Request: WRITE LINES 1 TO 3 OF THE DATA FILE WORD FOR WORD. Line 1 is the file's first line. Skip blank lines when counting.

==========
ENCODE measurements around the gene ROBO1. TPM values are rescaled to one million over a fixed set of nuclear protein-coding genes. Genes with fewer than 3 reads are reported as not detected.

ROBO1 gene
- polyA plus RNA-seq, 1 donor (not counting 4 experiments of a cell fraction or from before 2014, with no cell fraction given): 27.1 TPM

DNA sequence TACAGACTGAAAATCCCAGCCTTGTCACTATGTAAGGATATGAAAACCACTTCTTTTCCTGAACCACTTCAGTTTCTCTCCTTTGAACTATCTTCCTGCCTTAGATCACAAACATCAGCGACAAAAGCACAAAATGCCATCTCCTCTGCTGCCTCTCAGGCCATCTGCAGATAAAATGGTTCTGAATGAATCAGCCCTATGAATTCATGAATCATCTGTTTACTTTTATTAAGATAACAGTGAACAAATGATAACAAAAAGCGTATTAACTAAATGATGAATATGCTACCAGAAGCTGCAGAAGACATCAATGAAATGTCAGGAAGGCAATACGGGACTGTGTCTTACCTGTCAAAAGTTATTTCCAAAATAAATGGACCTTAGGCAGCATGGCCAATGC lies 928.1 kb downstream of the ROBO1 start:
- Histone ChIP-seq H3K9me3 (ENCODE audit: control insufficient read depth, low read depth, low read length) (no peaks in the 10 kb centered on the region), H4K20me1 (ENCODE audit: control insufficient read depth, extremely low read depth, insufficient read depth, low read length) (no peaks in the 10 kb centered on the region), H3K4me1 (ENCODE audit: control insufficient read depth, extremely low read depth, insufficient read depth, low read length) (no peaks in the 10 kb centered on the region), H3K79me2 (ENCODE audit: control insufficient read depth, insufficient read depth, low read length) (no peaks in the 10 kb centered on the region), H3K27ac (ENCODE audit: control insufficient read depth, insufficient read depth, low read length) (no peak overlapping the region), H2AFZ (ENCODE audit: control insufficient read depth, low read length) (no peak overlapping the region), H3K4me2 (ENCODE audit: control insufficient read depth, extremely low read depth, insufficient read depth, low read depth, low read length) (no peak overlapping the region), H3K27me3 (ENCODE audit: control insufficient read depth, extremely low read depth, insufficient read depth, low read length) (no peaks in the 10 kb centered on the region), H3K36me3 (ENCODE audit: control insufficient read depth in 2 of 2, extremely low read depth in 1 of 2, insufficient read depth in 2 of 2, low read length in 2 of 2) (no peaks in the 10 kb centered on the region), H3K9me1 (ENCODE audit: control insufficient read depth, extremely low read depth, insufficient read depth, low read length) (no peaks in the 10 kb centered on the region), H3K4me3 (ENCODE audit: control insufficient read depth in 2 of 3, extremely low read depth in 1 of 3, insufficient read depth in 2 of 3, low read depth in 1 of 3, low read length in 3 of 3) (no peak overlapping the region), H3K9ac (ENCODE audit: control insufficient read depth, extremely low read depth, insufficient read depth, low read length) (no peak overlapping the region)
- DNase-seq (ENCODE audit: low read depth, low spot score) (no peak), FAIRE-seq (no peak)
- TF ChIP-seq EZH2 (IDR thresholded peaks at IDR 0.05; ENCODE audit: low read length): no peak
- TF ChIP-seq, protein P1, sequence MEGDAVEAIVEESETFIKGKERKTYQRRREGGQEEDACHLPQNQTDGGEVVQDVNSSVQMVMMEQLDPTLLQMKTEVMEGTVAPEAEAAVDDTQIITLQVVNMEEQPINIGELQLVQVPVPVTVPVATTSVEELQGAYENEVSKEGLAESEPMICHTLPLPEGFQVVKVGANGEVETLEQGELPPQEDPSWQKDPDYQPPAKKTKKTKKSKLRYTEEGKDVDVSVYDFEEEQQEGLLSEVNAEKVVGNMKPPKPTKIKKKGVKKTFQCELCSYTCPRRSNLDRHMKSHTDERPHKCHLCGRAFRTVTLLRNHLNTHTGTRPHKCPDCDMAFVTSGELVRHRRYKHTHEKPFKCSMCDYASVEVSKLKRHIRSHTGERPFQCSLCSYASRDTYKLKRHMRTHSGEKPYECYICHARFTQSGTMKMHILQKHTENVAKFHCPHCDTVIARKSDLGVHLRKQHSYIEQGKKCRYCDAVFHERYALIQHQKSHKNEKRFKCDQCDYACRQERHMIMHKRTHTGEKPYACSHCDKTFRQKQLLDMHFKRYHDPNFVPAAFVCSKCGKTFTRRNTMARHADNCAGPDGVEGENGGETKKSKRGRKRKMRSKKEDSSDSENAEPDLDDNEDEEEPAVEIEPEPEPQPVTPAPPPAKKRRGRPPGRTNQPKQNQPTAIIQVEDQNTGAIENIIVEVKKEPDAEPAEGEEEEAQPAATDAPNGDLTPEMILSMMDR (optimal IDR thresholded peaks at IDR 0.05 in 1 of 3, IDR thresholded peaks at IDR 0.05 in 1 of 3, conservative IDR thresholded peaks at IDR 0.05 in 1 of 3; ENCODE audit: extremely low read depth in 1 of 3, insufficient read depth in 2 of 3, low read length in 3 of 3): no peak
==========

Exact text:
ENCODE measurements around the gene ROBO1. TPM values are rescaled to one million over a fixed set of nuclear protein-coding genes. Genes with fewer than 3 reads are reported as not detected.

ROBO1 gene
- polyA plus RNA-seq, 1 donor (not counting 4 experiments of a cell fraction or from before 2014, with no cell fraction given): 27.1 TPM